International Competition, Honorable Mention
As a literal extension of the established green belt, the CDC orients itself around a large public courtyard, becoming the symbolic gateway into the Hsinchu Biomedical Science Park. Its embracing form welcomes visitors arriving by train and on foot, and spurs interaction between researchers and the public. Furthering the team’s desire to transform the building into a sustainable public amenity, the green belt lifts to become a highly visible and occupiable landscape roof, and in doing so, maintains the equivalent of nearly the entire site as open space. A public path ascends the landscape roof and is threaded through the building, affording glimpses into the inner workings of the CDC.
While the design of the CDC presents a relaxed feeling of public accessibility, it is also highly efficient in its organization and security. To fulfill the desire for efficiency in its logistical arrangement, the majority of labs are stacked in the tower in order to utilize a central circulation spine for dedicated service and waste removal. The pedestrian path encircles the tower while an elegant, high-performance metal façade frames views to the exterior, simultaneously shielding the interior from excessive solar exposure.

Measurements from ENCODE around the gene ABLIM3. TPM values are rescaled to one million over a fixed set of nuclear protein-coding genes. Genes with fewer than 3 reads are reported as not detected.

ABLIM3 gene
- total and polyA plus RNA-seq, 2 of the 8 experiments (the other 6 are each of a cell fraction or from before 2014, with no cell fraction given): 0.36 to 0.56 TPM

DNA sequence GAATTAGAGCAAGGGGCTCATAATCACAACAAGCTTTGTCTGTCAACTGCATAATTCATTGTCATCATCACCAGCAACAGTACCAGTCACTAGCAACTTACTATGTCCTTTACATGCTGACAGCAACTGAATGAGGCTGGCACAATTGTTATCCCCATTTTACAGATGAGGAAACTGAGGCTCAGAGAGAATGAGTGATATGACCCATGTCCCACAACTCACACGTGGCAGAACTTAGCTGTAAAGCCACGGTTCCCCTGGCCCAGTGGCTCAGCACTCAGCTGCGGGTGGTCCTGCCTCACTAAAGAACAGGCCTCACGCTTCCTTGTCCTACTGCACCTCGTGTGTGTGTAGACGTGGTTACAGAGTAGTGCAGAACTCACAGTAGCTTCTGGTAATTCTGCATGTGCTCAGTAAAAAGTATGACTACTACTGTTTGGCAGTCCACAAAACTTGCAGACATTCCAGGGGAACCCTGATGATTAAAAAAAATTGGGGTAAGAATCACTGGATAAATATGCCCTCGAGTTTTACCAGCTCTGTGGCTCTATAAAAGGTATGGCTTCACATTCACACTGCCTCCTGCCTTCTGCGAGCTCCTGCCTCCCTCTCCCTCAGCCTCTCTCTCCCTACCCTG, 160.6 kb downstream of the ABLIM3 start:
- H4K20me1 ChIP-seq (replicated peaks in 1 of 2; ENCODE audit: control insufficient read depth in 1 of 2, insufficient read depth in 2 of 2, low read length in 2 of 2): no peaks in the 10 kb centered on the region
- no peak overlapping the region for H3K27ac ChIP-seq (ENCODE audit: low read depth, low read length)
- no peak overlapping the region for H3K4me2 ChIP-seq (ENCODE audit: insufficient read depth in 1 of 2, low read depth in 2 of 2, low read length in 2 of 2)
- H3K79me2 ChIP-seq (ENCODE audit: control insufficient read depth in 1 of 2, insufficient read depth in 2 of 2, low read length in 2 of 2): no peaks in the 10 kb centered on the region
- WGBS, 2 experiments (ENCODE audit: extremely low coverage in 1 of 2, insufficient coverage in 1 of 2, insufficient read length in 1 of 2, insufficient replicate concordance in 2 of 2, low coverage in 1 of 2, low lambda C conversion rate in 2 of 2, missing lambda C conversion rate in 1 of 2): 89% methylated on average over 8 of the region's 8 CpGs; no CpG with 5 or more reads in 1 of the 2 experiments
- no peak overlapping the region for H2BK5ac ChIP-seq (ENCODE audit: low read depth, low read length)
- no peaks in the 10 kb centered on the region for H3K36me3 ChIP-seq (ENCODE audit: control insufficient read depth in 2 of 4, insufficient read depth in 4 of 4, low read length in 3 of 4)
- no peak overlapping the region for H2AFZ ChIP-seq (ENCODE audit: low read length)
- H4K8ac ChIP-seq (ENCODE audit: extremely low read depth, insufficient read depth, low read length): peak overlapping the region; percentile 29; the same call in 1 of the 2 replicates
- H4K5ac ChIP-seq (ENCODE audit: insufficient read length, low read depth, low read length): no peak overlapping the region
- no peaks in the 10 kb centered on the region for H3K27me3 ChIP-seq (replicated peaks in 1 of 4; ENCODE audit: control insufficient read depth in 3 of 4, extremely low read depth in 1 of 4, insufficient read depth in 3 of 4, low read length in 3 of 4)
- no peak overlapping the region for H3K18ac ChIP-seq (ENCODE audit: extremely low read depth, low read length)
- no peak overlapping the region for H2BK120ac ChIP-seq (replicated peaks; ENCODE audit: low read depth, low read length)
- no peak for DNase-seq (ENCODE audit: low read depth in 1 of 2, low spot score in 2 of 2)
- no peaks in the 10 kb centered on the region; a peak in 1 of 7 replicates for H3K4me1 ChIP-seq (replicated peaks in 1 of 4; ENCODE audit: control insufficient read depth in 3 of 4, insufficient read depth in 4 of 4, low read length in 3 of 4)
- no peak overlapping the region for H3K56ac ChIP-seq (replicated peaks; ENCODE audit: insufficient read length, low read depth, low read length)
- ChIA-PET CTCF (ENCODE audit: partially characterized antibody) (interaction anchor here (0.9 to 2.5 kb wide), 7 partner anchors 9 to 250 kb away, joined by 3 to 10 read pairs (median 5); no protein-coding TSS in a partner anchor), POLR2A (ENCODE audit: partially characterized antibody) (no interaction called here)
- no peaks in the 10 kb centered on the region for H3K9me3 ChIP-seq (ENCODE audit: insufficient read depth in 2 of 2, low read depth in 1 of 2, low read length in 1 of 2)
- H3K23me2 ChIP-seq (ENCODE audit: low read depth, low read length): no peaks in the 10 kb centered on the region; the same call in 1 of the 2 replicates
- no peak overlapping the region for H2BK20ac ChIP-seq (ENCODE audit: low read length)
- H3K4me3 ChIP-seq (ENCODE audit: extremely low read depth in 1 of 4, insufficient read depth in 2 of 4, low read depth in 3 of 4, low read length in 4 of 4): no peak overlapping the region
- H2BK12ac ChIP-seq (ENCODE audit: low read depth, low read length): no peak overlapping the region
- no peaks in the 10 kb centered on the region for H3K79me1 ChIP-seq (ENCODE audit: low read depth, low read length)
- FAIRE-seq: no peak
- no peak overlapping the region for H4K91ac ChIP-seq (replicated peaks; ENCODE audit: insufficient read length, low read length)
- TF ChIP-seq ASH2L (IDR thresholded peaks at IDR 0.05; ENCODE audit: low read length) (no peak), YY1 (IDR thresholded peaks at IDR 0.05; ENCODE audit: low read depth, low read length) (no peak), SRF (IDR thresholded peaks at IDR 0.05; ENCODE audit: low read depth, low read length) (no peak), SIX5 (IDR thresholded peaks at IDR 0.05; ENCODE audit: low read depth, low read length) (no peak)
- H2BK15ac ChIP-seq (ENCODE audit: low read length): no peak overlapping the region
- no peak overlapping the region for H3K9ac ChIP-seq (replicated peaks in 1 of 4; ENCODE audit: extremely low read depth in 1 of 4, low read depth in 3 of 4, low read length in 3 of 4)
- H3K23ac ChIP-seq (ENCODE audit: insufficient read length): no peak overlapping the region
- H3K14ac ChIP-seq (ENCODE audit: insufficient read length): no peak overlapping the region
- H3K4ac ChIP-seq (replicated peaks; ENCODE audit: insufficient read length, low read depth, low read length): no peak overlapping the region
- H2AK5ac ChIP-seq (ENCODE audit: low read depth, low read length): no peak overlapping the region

The new CDC design offers a holistic view of operational efficiency and conservation of resources. For instance, access to natural light within all functions will enhance the psychological well being of workers, improving their productivity and the overall sustainability of the facility. Solar power collection systems, water reclamation strategies, natural landscape, ecological education, and energy optimization collectively create a structure that actively seeks harmony with its site.
Performed while partner at Studio Shift
Thornton Tomasetti (structural)
Ideas for the Built Environment (mep/sustainability) Research Facilities Design (laboratory)
SWA Group (Landscape), Davis Langdon (cost)